On the Beat

Aretha Franklin sings in Durham on Thursday night (we hope)

Aretha Franklin, performs February 9, 2012 at the Durham Performing Arts Center, the last time she appeared in the Triangle. She is scheduled to appear Thursday at the DPAC.
Aretha Franklin, performs February 9, 2012 at the Durham Performing Arts Center, the last time she appeared in the Triangle. She is scheduled to appear Thursday at the DPAC. tlong@newsobserver.com

Aretha Franklin is one of the greatest singers of all time. But she does not, alas, have the best batting average for shows in the Triangle. Six times in the past 11 years, The Queen of Soul has booked concerts here – only to call them off five times after tickets went on sale.

The most recent one came earlier this year, when Franklin cited winter weather as the reason for postponing her Jan. 28 show at the Durham Performing Arts Center (to the consternation of many). But it’s been rescheduled for Thursday night at DPAC as part of a brief mini-tour. And once again, it’s sold out, so hope springs eternal.

The 74-year-old Franklin arrives in Durham on an upswing, still aglow from her incredible performance at last December’s Kennedy Center Honors show for Carole King in Washington, D.C. President Obama was in the audience, moved to tears by Franklin’s house-shaking rendition of “(You Make Me Fee Like) A Natural Woman.”

We spoke with Franklin on Monday afternoon by phone from her tour bus, which had just left Detroit for Durham. The conversation covered everything from road food to the upcoming biopic of her life that is about to start production.

Q: What’s the hardest thing about being on tour?

A: This is just a little mini-tour, four dates beautifully spaced, and it’s just great. I don’t really tour anymore. But the hardest thing is there’s no Bob Evans (restaurants) on the route! They have a turkey and dressing that I really, really like. If we can’t find a Bob Evans, the second one to go to is Cracker Barrel. I love the Cracker Barrel. Their chicken and dumplings, for sure.

Q: What do you cook when you’re at home?

A: Well, oxtail soup. I make that at home, and it’s really great. I have some foods coming out this fall or early spring, a line I’m putting out, and one of my key things will be chicken and dressing. It’s not on the website yet, but it will be. We’re finalizing that.

Q: Are there any updates on who will play you in the biopic about your life?

A: The team will be in Detroit by the end of this month, straight outta Compton and straight into Detroit. And I’ll give you a clue about the actress in the first position: Her initials are JH. J-Hud. Yes, Jennifer Hudson. She was delighted with the news.

Q: When you’re out and about in public, do you ever get people coming up to you and asking you to sing something?

A: Not really. Sometimes they’ll come up and ask, “Are you Aretha Franklin?” I’ll say yes, and then it’s, “No you’re not.” “Yes I am.” “No you’re not.” “O.k., then I’m not.” Then it’s, “Are you really Aretha Franklin?” Once or twice somebody on the phone has asked me to sing. “Sure, I’ll sing ‘Respect’ if you want to give me a monetary adjustment.”

Q: It’s been nearly two years since your last album, “Aretha Franklin Sings the Great Diva Classics” – is there a new one in the works?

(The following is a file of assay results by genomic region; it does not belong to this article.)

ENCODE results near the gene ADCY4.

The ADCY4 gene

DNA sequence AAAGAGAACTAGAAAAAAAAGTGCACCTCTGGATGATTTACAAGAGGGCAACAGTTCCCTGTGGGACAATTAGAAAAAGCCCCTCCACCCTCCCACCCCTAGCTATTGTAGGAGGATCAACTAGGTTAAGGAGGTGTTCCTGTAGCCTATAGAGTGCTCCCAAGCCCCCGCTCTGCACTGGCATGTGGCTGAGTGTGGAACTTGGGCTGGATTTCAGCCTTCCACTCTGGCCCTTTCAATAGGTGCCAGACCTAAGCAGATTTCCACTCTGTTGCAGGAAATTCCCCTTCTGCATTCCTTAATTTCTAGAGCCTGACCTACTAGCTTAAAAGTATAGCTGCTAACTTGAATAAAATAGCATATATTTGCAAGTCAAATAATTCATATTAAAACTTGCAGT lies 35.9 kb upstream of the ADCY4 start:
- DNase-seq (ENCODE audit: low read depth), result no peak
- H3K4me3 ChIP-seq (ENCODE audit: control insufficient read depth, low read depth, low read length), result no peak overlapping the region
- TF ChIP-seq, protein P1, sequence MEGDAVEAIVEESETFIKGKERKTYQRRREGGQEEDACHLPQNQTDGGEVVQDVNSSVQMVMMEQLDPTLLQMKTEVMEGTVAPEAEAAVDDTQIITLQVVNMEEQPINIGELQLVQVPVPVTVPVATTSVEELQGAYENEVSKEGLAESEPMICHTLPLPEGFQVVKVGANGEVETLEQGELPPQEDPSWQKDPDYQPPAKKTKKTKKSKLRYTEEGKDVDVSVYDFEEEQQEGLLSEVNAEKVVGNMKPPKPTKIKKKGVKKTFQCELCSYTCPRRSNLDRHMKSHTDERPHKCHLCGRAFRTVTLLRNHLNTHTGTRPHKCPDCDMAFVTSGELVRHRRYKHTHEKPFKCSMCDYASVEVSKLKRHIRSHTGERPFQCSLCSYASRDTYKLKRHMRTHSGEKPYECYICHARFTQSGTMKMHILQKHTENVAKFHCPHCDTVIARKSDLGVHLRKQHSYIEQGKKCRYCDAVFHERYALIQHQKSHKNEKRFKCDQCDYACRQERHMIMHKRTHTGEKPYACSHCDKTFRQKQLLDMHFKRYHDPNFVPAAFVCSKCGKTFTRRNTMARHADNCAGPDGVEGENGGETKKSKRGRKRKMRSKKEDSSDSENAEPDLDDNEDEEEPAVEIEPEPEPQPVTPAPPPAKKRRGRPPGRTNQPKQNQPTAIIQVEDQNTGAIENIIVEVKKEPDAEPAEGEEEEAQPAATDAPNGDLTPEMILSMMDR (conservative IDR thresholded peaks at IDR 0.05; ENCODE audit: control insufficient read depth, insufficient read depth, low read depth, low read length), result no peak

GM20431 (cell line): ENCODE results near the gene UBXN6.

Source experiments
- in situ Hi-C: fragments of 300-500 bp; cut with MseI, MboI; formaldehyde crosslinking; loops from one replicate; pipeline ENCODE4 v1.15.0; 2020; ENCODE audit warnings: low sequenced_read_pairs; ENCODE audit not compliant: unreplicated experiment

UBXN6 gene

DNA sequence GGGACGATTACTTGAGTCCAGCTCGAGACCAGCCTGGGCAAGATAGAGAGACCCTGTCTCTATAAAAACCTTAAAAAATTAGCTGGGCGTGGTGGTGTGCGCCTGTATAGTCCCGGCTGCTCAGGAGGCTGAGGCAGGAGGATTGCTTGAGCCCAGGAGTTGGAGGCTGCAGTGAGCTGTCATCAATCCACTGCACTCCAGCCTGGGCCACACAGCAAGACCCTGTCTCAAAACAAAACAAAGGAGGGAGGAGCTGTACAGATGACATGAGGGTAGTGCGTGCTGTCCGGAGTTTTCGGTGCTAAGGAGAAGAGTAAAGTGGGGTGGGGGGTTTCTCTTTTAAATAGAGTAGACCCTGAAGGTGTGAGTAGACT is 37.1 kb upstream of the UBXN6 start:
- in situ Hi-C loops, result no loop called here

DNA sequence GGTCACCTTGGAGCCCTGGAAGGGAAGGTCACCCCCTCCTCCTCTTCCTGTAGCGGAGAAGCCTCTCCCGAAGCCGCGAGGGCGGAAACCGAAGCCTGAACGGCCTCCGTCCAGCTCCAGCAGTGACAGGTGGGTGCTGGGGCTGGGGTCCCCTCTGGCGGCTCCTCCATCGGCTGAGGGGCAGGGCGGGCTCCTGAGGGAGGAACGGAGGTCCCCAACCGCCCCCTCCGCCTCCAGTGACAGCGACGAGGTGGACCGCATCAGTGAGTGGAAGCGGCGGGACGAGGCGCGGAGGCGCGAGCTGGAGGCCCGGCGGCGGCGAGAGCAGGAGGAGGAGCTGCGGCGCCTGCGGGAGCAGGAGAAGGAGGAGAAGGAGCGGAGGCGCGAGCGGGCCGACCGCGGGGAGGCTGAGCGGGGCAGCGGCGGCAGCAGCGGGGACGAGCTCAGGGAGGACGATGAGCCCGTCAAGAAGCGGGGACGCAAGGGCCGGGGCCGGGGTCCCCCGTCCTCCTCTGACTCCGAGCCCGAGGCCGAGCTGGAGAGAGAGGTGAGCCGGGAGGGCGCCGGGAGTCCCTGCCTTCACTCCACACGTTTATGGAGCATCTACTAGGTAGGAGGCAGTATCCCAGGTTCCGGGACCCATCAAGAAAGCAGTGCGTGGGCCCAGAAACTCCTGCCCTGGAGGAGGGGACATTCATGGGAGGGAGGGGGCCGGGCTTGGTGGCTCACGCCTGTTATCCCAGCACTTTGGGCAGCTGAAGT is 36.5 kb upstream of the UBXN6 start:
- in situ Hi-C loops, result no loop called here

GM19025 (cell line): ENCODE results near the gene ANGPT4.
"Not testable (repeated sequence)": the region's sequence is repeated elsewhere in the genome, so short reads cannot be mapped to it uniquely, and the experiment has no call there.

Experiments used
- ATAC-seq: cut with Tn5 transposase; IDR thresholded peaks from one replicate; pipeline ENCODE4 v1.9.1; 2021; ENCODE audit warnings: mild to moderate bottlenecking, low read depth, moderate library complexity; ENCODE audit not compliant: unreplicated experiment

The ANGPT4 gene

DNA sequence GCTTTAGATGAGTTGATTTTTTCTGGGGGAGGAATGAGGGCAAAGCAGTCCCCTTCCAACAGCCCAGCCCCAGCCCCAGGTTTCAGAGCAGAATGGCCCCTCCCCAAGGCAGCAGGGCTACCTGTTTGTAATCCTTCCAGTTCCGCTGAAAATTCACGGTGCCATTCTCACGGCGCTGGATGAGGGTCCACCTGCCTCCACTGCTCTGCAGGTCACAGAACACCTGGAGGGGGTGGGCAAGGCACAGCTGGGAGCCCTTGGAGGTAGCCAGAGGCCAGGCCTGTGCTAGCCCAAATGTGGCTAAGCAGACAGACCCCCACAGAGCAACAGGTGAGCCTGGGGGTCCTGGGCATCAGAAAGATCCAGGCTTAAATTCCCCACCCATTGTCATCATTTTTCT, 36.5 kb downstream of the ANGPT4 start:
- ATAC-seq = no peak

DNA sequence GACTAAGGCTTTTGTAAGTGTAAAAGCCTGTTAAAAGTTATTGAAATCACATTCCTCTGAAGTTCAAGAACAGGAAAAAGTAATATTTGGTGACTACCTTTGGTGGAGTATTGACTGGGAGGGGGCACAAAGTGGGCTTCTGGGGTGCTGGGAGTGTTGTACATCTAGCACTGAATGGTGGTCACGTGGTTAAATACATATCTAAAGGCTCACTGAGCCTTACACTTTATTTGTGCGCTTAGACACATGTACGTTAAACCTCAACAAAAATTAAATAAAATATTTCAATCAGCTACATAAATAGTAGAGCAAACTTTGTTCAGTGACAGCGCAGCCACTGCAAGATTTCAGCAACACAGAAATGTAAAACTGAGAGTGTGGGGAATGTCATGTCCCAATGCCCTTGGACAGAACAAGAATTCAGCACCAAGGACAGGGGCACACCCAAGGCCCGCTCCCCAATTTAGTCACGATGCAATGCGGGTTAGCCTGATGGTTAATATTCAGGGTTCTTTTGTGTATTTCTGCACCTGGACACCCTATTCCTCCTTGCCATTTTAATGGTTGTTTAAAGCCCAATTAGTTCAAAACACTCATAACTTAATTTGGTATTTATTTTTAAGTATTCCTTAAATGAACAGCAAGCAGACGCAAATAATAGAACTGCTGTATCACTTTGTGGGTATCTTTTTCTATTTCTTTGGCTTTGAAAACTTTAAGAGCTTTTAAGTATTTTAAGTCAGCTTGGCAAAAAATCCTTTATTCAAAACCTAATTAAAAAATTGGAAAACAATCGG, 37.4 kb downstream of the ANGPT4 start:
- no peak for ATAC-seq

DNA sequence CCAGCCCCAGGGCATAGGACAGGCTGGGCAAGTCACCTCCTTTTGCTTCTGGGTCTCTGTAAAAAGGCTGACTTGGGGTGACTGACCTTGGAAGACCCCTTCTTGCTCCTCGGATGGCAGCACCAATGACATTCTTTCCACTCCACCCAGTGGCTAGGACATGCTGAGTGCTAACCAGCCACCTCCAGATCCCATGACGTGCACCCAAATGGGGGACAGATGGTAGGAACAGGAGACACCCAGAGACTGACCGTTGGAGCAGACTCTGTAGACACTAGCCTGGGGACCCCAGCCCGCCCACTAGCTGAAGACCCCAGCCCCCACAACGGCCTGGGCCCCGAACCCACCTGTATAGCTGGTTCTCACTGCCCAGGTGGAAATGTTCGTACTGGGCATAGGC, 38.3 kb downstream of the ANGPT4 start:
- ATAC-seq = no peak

A: We are just finalizing my recording plans. We should have something on the market by September, certainly no later than January. One of the artists I want to record with is George Benson. New producers. Gonna take a new direction.

Q: “Diva Classics” closed with a cover of a song that Prince wrote, “Nothing Compares 2 U.” Did you ever meet him?

A: No, we never had the occasion to meet, unfortunately. His death was just shocking and stunning, really shocking. God bless.

Q: When you look at the state of popular music nowadays, does it ever seem like soul is being paved over?

A: Oh, definitely not. Uh uh. Soul is cultural and will be around forever. Like Stevie (Wonder), always. Usher does some nice things. Jennifer (Hudson), of course. Ledisi…

(At this point, Franklin gasped a bit.)

Oh no, I was doing my nails and my nail polish just fell on the floor of the bus – all over the carpet! Oh, I’m gonna pay for that. It stained the carpet. Where were we?

Q: Was that Kennedy Center Honors show as great for you as it was for everyone who saw it?

A: What a marvelous night that was, just magnificent. It was very rewarding to have the audience appreciate you to that degree, particularly in my semi-retirement. I was stunned to see the audience response, and the President. I had intended to ask him why he was so moved when I was at the White House Correspondents’ Dinner, but we did not get a chance to speak. I’ve heard the President sing, too. His singing voice is not bad.

Q: Five of your shows down here have been canceled over the last 11 years. Since you’re in the bus on the way here, are we good for this one happening?

A: We’re on the way. Unfortunately we could not come before because of inclement weather. It was horrible and terrible out on the highways. There were buses stuck for five or six hours, waiting for help with no food. Last year, we got stuck on the highway in a storm like that, and it was terrible. We were trying to get from New York to Cleveland and had to stop in Pennsylvania, could not go further. You couldn’t even see a car length in front of you. It was just too bad. I hated to disappoint the people of Durham. But we are on the way now, and we’re gonna bring it.

David Menconi: 919-829-4759, @NCDavidMenconi

Who: Aretha Franklin

When: 8 p.m. Thursday

Where: Durham Performing Arts Center, 123 Vivian St. 27701

Tickets: Sold out; email customerservice@dpacnc.com for waiting-list details

Details: 919-680-2787 or dpacnc.com